Museum of Flight
Seattle's Museum of Flight recently received one of two British Airways Concorde jets to be displayed in the United States,
and will permanently exhibit the plane's cockpit and cabin to the public.
The Concorde, which arrived in Seattle on November 5th,
2003, is exhibited in the Museum's outdoor gallery along with America's first presidential jet and other vintage aircraft.
Plans call for the eventual enclosure of all these aircraft in a large Commercial Aviation Wing,
comprising the third and final phase of the Museum's ongoing expansion.
Seattle's Museum of Flight opened a new, Personal Courage Wing on June 6, 2004, the 60th anniversary of D-Day.
This collection will feature a wide range of aircraft from all sides of both great wars, allowing visitors
to compare the aircraft and see the evolution of fighter aircraft technology.
The Personal Courage Wing will feature two major galleries with immersive environments
and interactive technologies such as virtual-reality flight simulations.
The wing will also showcase personal stories of the pilots, ground crew members, designers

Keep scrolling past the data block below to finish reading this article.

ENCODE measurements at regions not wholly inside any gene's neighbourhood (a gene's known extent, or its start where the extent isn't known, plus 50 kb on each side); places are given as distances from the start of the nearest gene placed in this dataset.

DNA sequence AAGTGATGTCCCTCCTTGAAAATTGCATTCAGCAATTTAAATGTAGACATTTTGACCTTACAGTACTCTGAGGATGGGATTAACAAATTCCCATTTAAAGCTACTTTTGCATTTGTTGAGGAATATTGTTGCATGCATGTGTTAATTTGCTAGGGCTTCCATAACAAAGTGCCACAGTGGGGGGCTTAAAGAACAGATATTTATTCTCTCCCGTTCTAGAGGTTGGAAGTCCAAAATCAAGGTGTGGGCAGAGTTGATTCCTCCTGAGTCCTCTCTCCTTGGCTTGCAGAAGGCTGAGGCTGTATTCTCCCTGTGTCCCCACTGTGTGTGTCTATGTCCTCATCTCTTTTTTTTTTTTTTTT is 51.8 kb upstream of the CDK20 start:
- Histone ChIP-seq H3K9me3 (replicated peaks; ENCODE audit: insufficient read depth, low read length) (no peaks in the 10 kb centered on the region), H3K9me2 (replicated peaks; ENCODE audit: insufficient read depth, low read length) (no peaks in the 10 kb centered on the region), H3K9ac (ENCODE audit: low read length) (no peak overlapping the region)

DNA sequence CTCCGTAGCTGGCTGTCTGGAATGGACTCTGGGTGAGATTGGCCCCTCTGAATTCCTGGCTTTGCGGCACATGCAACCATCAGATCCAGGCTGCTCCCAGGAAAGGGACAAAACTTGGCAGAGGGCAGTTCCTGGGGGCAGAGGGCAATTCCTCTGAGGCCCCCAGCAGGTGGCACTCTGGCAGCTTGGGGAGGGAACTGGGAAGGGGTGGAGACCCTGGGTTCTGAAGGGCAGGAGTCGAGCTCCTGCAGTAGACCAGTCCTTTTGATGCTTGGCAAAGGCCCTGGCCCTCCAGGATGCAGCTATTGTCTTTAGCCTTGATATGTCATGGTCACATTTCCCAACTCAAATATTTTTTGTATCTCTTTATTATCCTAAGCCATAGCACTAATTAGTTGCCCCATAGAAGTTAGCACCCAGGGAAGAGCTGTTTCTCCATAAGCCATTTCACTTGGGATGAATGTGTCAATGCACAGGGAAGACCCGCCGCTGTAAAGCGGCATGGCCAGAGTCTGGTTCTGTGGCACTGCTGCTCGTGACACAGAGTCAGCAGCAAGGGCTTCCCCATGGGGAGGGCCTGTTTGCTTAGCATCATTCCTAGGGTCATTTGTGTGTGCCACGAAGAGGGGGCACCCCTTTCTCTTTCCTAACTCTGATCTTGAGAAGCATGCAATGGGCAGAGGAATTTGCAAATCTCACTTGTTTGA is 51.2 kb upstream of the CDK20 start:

and builders of these vintage aircraft with extensive oral and living history presentations and theatrical programs.
The World War 1 Gallery will feature a Fokker Triplane and Albatros used by the Red Baron.
The World War 11 Gallery will feature the famous P-38 Lightning, P-47 Thunderbolt, Messerschmitt Bf 109,
P-40 Warhawk P-51 Mustang and the only Soviet Yak-9U on display in North America.
Aircraft already in the Museum collection include the pre-World War I Caproni-the
world's first and oldest fighter plane, the Curtiss Jenny, a Corsair and a Spitfire.
The Museum believes that it is very important to show the public a comprehensive
collection of vintage aircraft and include planes that represent all the main combatants.
The current Museum campus is dominated by the glass-and-steel Great Gallery
British Airways Concorde G-BOAE taken on final approach to New York's Kennedy airport, September 19, 2003.